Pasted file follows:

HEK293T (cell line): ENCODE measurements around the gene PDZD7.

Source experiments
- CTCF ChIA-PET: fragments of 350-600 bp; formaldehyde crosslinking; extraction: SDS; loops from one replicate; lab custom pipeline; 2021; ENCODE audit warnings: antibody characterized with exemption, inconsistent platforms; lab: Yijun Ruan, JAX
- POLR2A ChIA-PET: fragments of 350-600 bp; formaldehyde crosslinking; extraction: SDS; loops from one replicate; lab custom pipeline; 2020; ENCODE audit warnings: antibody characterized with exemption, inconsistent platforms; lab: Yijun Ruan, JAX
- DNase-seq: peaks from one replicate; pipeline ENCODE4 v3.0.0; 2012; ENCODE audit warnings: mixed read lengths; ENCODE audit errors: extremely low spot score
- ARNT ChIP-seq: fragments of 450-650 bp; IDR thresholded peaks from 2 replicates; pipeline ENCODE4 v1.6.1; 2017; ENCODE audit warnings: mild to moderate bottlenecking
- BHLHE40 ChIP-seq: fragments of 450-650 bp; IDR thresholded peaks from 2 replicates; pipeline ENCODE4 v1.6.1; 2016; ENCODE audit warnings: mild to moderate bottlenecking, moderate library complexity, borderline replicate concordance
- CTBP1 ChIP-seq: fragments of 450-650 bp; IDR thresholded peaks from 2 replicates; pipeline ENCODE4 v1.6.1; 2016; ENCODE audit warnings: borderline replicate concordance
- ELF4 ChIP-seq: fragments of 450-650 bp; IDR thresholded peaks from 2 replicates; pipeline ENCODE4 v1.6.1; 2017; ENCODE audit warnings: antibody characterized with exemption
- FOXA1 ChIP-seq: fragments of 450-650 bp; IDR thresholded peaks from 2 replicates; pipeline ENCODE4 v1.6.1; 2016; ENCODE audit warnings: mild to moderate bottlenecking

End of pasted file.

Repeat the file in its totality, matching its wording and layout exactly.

HEK293T (cell line): ENCODE measurements around the gene PDZD7.

Source experiments
- CTCF ChIA-PET: fragments of 350-600 bp; formaldehyde crosslinking; extraction: SDS; loops from one replicate; lab custom pipeline; 2021; ENCODE audit warnings: antibody characterized with exemption, inconsistent platforms; lab: Yijun Ruan, JAX
- POLR2A ChIA-PET: fragments of 350-600 bp; formaldehyde crosslinking; extraction: SDS; loops from one replicate; lab custom pipeline; 2020; ENCODE audit warnings: antibody characterized with exemption, inconsistent platforms; lab: Yijun Ruan, JAX
- DNase-seq: peaks from one replicate; pipeline ENCODE4 v3.0.0; 2012; ENCODE audit warnings: mixed read lengths; ENCODE audit errors: extremely low spot score
- ARNT ChIP-seq: fragments of 450-650 bp; IDR thresholded peaks from 2 replicates; pipeline ENCODE4 v1.6.1; 2017; ENCODE audit warnings: mild to moderate bottlenecking
- BHLHE40 ChIP-seq: fragments of 450-650 bp; IDR thresholded peaks from 2 replicates; pipeline ENCODE4 v1.6.1; 2016; ENCODE audit warnings: mild to moderate bottlenecking, moderate library complexity, borderline replicate concordance
- CTBP1 ChIP-seq: fragments of 450-650 bp; IDR thresholded peaks from 2 replicates; pipeline ENCODE4 v1.6.1; 2016; ENCODE audit warnings: borderline replicate concordance
- ELF4 ChIP-seq: fragments of 450-650 bp; IDR thresholded peaks from 2 replicates; pipeline ENCODE4 v1.6.1; 2017; ENCODE audit warnings: antibody characterized with exemption
- FOXA1 ChIP-seq: fragments of 450-650 bp; IDR thresholded peaks from 2 replicates; pipeline ENCODE4 v1.6.1; 2016; ENCODE audit warnings: mild to moderate bottlenecking